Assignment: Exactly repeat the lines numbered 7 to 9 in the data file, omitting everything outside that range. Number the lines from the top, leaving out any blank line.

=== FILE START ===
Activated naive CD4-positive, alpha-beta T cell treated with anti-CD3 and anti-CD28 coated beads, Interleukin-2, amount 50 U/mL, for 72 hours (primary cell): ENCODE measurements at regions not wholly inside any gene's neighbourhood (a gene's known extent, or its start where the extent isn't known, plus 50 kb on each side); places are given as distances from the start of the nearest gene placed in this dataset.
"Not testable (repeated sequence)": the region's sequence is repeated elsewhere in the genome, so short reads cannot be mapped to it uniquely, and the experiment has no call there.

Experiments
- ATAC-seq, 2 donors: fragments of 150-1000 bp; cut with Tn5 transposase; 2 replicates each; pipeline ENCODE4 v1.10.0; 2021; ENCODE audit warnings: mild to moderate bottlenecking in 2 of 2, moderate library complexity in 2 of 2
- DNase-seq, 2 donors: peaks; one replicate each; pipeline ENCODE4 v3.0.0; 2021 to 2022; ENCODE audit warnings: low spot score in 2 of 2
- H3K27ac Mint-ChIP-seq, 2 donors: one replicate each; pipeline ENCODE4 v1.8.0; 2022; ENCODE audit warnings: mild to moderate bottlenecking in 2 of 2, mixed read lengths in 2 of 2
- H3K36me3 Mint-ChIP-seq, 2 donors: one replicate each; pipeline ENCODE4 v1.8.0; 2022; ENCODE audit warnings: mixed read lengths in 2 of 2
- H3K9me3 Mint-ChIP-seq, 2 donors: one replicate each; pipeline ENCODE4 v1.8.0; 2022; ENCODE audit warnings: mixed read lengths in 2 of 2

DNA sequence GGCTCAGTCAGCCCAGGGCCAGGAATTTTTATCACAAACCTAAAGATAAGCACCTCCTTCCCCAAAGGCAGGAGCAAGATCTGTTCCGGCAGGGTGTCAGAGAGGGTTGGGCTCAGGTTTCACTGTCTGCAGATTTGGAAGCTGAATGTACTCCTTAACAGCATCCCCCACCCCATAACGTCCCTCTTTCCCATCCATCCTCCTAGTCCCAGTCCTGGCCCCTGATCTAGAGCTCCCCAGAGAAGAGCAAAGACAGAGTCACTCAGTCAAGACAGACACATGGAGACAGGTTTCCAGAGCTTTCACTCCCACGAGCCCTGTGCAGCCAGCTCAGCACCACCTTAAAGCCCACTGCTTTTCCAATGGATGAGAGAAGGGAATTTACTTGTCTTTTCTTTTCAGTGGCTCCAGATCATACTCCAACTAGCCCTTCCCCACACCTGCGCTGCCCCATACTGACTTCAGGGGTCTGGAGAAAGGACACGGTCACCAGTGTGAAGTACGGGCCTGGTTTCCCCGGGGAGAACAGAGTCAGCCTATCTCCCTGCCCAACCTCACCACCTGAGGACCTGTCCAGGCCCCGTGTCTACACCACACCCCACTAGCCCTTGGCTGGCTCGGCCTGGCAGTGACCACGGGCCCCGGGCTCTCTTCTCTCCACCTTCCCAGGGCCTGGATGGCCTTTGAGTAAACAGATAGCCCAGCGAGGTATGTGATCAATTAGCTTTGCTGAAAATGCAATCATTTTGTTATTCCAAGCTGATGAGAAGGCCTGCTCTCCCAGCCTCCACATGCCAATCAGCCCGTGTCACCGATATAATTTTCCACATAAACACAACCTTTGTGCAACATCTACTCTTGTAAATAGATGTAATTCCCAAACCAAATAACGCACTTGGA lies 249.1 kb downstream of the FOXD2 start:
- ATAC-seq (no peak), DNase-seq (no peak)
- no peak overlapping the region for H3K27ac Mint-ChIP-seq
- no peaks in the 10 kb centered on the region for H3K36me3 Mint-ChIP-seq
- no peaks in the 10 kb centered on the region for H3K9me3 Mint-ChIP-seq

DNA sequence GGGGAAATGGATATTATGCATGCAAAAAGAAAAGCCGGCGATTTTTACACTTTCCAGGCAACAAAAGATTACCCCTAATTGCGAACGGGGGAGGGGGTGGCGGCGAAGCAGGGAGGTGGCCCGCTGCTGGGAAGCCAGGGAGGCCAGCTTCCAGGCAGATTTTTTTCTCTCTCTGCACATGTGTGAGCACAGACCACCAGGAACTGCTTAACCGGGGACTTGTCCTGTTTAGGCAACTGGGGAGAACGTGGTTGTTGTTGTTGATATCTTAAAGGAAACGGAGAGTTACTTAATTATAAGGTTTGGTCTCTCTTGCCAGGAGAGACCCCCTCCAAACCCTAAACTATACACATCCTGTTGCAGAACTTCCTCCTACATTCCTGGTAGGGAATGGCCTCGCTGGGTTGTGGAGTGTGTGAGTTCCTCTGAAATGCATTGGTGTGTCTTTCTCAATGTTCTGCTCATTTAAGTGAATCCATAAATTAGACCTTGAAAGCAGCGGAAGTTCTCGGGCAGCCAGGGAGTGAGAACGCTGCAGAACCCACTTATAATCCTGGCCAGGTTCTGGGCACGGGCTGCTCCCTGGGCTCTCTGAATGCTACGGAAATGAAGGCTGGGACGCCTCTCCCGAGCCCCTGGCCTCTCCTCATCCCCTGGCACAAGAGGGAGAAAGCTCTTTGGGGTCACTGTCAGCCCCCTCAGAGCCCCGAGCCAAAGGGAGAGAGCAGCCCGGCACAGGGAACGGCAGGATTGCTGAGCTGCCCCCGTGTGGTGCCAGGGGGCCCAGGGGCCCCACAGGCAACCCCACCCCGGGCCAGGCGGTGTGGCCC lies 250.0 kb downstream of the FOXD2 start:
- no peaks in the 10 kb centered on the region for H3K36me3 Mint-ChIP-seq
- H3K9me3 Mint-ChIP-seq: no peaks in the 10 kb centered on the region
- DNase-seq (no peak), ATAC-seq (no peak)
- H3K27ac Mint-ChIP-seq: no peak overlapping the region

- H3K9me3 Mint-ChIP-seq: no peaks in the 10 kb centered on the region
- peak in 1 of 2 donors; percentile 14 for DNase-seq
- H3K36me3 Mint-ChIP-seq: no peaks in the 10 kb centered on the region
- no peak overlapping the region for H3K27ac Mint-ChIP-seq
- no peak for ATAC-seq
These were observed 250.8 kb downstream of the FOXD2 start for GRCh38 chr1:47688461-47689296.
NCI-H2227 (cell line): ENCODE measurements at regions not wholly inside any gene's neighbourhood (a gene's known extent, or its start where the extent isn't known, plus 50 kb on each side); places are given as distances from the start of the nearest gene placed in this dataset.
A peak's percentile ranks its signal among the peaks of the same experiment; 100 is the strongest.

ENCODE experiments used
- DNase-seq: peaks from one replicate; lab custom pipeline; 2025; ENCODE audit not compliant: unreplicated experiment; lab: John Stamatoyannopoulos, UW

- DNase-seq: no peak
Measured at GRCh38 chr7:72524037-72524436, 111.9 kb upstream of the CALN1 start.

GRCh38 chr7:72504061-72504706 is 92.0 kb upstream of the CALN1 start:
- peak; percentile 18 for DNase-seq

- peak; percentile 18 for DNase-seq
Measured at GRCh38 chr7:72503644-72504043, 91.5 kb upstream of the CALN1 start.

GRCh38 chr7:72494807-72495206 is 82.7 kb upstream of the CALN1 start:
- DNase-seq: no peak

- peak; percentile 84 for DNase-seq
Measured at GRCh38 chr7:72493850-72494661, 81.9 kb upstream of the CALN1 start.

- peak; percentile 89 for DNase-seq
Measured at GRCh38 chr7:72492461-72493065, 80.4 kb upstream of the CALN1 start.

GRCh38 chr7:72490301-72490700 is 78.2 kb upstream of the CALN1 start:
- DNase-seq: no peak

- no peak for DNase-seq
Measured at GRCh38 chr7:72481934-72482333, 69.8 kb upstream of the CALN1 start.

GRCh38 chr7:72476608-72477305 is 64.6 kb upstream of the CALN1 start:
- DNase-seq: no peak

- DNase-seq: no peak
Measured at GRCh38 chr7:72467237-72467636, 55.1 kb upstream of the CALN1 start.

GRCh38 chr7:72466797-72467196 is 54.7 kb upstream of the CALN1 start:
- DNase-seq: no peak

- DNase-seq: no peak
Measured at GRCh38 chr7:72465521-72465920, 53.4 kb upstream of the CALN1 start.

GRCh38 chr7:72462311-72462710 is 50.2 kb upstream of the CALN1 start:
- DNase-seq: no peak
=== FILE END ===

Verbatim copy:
- H3K36me3 Mint-ChIP-seq, 2 donors: one replicate each; pipeline ENCODE4 v1.8.0; 2022; ENCODE audit warnings: mixed read lengths in 2 of 2
- H3K9me3 Mint-ChIP-seq, 2 donors: one replicate each; pipeline ENCODE4 v1.8.0; 2022; ENCODE audit warnings: mixed read lengths in 2 of 2

DNA sequence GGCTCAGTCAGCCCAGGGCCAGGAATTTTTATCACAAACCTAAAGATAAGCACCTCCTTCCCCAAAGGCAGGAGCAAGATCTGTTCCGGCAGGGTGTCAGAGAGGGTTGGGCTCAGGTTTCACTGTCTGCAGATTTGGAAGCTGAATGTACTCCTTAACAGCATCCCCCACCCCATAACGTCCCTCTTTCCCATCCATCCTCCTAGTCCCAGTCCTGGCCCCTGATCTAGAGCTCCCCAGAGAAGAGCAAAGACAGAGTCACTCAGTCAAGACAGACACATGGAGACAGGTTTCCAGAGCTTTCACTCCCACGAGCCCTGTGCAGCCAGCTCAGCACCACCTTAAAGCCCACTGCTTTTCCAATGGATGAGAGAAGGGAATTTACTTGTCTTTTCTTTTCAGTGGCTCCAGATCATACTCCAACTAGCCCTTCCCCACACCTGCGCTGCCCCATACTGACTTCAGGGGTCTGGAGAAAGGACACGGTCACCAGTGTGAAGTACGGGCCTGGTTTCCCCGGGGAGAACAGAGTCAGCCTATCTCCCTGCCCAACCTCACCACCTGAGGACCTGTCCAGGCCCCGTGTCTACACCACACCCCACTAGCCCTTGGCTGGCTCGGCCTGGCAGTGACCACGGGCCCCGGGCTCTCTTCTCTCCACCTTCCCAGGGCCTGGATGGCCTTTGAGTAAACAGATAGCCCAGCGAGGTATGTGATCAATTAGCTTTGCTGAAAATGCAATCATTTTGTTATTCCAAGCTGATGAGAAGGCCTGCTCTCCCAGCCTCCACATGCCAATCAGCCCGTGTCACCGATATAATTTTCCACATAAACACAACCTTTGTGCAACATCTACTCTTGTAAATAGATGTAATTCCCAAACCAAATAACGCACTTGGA lies 249.1 kb downstream of the FOXD2 start: